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= to behave like std_match? (don't care)

 
 
aleksa
Guest
Posts: n/a
 
      02-16-2012
To achieve correct behavioral simulation, I have to use std_match when
comparing '-' bits.

Is it possible to make = operator behave like std_match?
 
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KJ
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Posts: n/a
 
      02-16-2012
On Feb 16, 4:38*am, aleksa <(E-Mail Removed)> wrote:
> To achieve correct behavioral simulation, I have to use std_match when
> comparing '-' bits.
>
> Is it possible to make = operator behave like std_match?


You can override the default operators with a function, in this case
'='.

So you could create a function like this...

function "=" (L, R: std_logic_vector) return Boolean is
begin
return(std_match(L, R));
end function "=";

While I've overridden operators to create new interface functionality,
I haven't tried overriding to create something that has the same
interface but different function as would be the case here. I suspect
that you will run into an issue doing this because there would be
nothing for the compiler to choose between the two implementations of
'='. In other words, when it runs across

if (a = b) then -- a, b are both std_logic_vector

How does the compiler know whether it should choose the '=' function
that is part of the standard packages or the new '=' that you define?
The answer is that it can't since both forms of '=' take the same
parameter types and return the same type. In that situation, the
compiler usually complains that there are multiple functions that can
be used here so the usage is ambiguous.

The workaround to that is to explicitly call your '=' function...but
that uglies up the code even more. Best to just not bother changing
the behavior of existing functions, tis better to create something new
that isn't ambiguous.

Kevin Jennings
 
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aleksa
Guest
Posts: n/a
 
      02-16-2012
On Feb 16, 1:38*pm, KJ <(E-Mail Removed)> wrote:
> On Feb 16, 4:38*am, aleksa <(E-Mail Removed)> wrote:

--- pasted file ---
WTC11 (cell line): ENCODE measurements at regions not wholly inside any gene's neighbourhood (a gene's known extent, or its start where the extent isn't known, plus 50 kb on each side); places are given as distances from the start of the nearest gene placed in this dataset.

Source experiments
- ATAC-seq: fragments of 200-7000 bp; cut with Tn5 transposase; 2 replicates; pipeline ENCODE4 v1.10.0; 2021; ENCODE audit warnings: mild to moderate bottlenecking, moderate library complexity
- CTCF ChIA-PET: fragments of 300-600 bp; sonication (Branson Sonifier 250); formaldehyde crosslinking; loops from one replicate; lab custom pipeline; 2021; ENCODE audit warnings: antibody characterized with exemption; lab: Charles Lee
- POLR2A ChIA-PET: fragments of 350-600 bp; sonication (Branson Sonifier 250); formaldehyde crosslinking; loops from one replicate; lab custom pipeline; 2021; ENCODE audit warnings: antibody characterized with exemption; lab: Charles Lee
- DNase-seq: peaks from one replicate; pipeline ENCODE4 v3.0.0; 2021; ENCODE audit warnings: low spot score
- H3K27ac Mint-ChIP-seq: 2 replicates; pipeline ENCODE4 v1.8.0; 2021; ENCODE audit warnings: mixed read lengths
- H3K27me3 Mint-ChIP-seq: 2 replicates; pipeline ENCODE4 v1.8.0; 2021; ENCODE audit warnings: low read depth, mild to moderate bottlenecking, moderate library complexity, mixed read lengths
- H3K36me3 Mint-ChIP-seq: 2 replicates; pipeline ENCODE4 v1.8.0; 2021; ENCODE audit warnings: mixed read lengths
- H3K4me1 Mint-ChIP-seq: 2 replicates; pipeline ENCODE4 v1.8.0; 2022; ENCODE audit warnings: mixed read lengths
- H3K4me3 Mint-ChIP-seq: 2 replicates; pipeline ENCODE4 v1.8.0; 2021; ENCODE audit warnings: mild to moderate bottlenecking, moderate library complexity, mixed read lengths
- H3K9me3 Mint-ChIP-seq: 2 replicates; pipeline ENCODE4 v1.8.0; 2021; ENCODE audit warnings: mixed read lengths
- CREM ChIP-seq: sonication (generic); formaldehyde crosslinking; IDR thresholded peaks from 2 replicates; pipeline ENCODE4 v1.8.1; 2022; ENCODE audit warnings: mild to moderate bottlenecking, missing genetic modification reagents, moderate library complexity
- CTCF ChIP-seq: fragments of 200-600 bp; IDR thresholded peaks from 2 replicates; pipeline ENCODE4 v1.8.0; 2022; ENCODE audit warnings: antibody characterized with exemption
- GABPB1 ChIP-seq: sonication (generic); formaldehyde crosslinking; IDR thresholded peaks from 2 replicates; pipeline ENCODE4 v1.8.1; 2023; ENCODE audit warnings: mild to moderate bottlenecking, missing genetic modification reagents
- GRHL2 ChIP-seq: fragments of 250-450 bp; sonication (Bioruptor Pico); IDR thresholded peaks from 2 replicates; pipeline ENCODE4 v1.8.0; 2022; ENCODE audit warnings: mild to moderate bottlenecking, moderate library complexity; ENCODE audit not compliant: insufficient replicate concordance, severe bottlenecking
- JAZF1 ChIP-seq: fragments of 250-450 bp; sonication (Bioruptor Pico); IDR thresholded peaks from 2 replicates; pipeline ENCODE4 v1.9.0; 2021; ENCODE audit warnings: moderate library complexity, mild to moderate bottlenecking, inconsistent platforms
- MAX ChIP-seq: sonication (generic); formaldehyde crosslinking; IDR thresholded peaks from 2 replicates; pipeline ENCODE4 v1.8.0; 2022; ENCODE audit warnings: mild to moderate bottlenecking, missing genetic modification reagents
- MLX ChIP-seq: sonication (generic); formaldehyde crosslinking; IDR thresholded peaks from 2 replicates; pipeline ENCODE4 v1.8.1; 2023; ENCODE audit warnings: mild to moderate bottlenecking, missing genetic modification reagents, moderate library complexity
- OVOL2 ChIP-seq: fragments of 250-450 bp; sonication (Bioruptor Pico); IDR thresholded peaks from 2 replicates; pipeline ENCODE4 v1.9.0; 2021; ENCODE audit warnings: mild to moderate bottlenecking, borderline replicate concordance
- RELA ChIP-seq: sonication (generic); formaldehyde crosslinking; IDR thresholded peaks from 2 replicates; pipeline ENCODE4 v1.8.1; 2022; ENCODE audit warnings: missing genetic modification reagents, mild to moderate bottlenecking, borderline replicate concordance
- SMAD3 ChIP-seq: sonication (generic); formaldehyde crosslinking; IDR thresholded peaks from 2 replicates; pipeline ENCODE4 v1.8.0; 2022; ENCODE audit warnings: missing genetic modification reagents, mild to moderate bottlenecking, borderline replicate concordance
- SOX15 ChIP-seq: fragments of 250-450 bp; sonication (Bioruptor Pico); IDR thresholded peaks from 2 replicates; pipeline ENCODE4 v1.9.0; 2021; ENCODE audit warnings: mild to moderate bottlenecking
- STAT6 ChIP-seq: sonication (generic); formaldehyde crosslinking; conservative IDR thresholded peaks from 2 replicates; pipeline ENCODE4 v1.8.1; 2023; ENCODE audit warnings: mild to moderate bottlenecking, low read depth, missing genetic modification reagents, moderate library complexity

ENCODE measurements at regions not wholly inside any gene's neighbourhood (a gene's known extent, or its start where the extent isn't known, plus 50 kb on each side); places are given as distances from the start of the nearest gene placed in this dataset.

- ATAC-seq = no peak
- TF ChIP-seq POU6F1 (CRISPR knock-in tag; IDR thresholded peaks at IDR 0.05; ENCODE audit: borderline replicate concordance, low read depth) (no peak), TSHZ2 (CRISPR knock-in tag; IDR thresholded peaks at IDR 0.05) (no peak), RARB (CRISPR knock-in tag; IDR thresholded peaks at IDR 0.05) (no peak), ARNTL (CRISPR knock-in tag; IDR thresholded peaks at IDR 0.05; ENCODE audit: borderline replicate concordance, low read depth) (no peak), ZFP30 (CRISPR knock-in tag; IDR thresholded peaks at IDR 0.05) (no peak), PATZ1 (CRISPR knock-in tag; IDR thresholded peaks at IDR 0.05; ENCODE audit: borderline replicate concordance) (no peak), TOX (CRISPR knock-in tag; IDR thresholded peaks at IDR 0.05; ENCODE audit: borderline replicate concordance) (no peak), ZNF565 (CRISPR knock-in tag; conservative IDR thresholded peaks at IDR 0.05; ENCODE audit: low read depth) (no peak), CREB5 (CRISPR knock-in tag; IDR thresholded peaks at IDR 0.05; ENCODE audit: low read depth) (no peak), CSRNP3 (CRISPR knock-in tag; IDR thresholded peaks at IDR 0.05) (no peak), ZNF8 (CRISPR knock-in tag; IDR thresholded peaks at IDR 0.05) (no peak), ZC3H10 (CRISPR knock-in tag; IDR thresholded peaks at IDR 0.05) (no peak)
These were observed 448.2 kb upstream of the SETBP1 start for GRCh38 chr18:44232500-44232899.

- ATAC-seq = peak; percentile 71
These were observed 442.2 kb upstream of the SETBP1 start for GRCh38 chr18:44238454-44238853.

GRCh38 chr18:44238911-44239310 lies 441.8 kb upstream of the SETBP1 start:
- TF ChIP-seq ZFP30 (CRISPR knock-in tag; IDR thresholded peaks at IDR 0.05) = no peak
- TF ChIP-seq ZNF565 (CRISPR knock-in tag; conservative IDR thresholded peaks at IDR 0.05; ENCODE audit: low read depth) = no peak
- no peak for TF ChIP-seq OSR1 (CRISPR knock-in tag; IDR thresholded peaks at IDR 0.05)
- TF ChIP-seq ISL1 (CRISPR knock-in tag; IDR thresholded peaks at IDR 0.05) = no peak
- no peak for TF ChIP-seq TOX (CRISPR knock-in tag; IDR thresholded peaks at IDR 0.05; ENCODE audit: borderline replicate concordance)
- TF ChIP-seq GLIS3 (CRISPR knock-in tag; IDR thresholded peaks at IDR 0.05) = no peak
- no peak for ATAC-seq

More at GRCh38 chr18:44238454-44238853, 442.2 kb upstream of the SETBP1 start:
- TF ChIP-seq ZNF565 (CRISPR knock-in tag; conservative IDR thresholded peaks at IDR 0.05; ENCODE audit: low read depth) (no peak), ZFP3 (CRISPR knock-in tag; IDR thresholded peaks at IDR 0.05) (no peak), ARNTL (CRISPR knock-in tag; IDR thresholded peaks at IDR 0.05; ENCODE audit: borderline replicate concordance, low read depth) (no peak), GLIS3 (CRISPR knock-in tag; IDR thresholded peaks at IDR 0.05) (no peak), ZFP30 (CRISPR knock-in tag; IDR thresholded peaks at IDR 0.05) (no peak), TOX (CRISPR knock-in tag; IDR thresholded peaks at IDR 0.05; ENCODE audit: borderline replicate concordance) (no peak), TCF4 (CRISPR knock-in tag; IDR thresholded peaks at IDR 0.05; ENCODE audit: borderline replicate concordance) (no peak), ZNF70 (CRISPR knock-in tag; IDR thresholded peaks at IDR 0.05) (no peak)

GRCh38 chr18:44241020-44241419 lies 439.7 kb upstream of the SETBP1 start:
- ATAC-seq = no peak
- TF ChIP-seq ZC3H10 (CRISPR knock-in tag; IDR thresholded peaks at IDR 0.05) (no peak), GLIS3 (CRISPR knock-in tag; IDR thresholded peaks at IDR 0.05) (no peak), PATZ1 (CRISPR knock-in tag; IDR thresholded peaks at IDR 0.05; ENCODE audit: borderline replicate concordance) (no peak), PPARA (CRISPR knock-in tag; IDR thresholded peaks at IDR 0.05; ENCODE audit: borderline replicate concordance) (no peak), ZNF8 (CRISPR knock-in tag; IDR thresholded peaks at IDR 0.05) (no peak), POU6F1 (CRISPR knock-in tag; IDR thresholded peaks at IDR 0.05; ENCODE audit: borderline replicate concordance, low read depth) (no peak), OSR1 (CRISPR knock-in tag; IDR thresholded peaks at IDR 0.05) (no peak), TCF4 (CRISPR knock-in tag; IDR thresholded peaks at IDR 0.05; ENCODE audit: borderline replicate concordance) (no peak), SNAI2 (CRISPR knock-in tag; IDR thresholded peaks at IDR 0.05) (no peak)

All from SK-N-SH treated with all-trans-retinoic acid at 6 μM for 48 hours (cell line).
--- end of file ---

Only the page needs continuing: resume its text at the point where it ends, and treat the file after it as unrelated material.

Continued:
>
> > To achieve correct behavioral simulation, I have to use std_match when
> > comparing '-' bits.

>
> > Is it possible to make = operator behave like std_match?

>
> You can override the default operators with a function, in this case
> '='.
>
> So you could create a function like this...
>
> function "=" (L, R: std_logic_vector) return Boolean is
> begin
> * return(std_match(L, R));
> end function "=";
>
> While I've overridden operators to create new interface functionality,
> I haven't tried overriding to create something that has the same
> interface but different function as would be the case here. *I suspect
> that you will run into an issue doing this because there would be
> nothing for the compiler to choose between the two implementations of
> '='. *In other words, when it runs across
>
> if (a = b) then -- a, b are both std_logic_vector
>
> How does the compiler know whether it should choose the '=' function
> that is part of the standard packages or the new '=' that you define?
> The answer is that it can't since both forms of '=' take the same
> parameter types and return the same type. *In that situation, the
> compiler usually complains that there are multiple functions that can
> be used here so the usage is ambiguous.
>
> The workaround to that is to explicitly call your '=' function...but
> that uglies up the code even more. *Best to just not bother changing
> the behavior of existing functions, tis better to create something new
> that isn't ambiguous.
>
> Kevin Jennings


Thank you very much for the response!
Perhaps is better not to change '=', but to create '=='.

'==' is not used in VHDL, right?

I'm very far from a expert in VHDL, but I'll give it a try (after
lunch
 
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aleksa
Guest
Posts: n/a
 
      02-16-2012
On Feb 16, 4:05*pm, aleksa <(E-Mail Removed)> wrote:
> On Feb 16, 1:38*pm, KJ <(E-Mail Removed)> wrote:
>
>
>
>
>
> > On Feb 16, 4:38*am, aleksa <(E-Mail Removed)> wrote:

>
> > > To achieve correct behavioral simulation, I have to use std_match when
> > > comparing '-' bits.

>
> > > Is it possible to make = operator behave like std_match?

>
> > You can override the default operators with a function, in this case
> > '='.

>
> > So you could create a function like this...

>
> > function "=" (L, R: std_logic_vector) return Boolean is
> > begin
> > * return(std_match(L, R));
> > end function "=";

>